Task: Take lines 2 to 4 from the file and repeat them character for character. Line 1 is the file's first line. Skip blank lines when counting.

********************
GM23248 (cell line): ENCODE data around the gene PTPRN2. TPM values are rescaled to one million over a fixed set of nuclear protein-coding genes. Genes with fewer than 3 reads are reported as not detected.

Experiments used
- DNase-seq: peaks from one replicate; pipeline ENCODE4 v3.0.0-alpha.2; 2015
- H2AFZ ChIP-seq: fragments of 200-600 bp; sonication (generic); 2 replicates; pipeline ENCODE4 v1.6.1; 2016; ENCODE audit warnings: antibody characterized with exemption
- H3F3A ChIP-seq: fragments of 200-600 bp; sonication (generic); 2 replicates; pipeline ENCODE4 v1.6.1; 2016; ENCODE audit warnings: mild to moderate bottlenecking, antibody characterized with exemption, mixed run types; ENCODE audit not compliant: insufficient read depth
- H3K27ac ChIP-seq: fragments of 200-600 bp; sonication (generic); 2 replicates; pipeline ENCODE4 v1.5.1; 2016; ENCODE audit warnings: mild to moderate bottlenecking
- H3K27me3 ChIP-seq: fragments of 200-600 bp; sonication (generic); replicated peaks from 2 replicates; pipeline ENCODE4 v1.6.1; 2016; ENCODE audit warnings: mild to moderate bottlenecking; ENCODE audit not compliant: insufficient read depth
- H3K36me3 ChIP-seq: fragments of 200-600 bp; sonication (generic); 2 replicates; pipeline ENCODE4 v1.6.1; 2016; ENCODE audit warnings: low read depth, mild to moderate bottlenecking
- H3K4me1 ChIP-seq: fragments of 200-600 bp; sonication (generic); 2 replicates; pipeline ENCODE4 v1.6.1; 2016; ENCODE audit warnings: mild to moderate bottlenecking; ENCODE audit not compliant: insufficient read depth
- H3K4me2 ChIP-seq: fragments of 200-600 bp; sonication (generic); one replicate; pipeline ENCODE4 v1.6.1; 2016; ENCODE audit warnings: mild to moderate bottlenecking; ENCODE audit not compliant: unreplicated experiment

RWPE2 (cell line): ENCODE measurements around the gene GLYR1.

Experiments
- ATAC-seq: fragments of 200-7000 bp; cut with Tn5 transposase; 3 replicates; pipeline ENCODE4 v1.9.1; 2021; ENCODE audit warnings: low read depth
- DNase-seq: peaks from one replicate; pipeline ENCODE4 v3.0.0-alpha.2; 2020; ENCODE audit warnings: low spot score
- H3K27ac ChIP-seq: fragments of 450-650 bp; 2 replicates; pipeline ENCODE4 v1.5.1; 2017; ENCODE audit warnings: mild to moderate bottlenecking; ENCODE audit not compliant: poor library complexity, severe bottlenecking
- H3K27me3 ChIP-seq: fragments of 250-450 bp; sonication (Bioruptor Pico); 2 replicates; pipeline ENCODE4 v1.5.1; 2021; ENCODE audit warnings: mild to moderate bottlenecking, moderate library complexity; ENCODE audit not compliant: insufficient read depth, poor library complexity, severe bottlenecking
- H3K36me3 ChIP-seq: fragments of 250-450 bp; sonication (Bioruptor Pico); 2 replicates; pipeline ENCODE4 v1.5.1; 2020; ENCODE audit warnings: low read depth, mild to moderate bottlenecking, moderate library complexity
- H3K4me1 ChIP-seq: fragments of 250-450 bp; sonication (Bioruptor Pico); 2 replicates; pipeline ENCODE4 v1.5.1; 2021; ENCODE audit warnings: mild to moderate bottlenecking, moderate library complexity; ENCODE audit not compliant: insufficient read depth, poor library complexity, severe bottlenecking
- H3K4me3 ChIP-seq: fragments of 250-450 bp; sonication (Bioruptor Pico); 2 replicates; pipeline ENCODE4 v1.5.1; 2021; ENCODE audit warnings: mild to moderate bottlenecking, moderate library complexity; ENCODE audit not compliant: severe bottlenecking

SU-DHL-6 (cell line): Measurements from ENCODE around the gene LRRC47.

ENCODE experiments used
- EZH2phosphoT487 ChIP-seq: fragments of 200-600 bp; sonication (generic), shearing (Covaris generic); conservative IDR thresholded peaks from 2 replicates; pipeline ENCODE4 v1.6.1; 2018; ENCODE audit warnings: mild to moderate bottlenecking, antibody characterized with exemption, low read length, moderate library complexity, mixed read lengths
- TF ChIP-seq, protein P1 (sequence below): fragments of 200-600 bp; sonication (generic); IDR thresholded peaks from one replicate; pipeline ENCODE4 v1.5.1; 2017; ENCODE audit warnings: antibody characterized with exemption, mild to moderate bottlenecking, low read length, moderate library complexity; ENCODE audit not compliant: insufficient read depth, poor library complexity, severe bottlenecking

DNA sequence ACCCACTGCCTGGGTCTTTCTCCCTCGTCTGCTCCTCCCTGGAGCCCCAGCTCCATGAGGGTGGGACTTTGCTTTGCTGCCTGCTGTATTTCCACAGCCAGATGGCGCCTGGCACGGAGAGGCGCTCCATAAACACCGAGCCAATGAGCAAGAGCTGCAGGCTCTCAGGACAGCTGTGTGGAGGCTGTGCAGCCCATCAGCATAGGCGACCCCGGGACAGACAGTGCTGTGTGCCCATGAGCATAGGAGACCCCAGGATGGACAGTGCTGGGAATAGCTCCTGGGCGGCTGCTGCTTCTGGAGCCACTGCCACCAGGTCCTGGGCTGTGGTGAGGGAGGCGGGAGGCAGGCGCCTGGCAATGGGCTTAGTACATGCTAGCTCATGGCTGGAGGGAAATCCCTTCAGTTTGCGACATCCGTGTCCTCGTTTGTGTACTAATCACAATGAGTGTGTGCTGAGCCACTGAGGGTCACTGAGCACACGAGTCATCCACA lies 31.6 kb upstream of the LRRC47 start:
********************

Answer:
Experiments used
- DNase-seq: peaks from one replicate; pipeline ENCODE4 v3.0.0-alpha.2; 2015
- H2AFZ ChIP-seq: fragments of 200-600 bp; sonication (generic); 2 replicates; pipeline ENCODE4 v1.6.1; 2016; ENCODE audit warnings: antibody characterized with exemption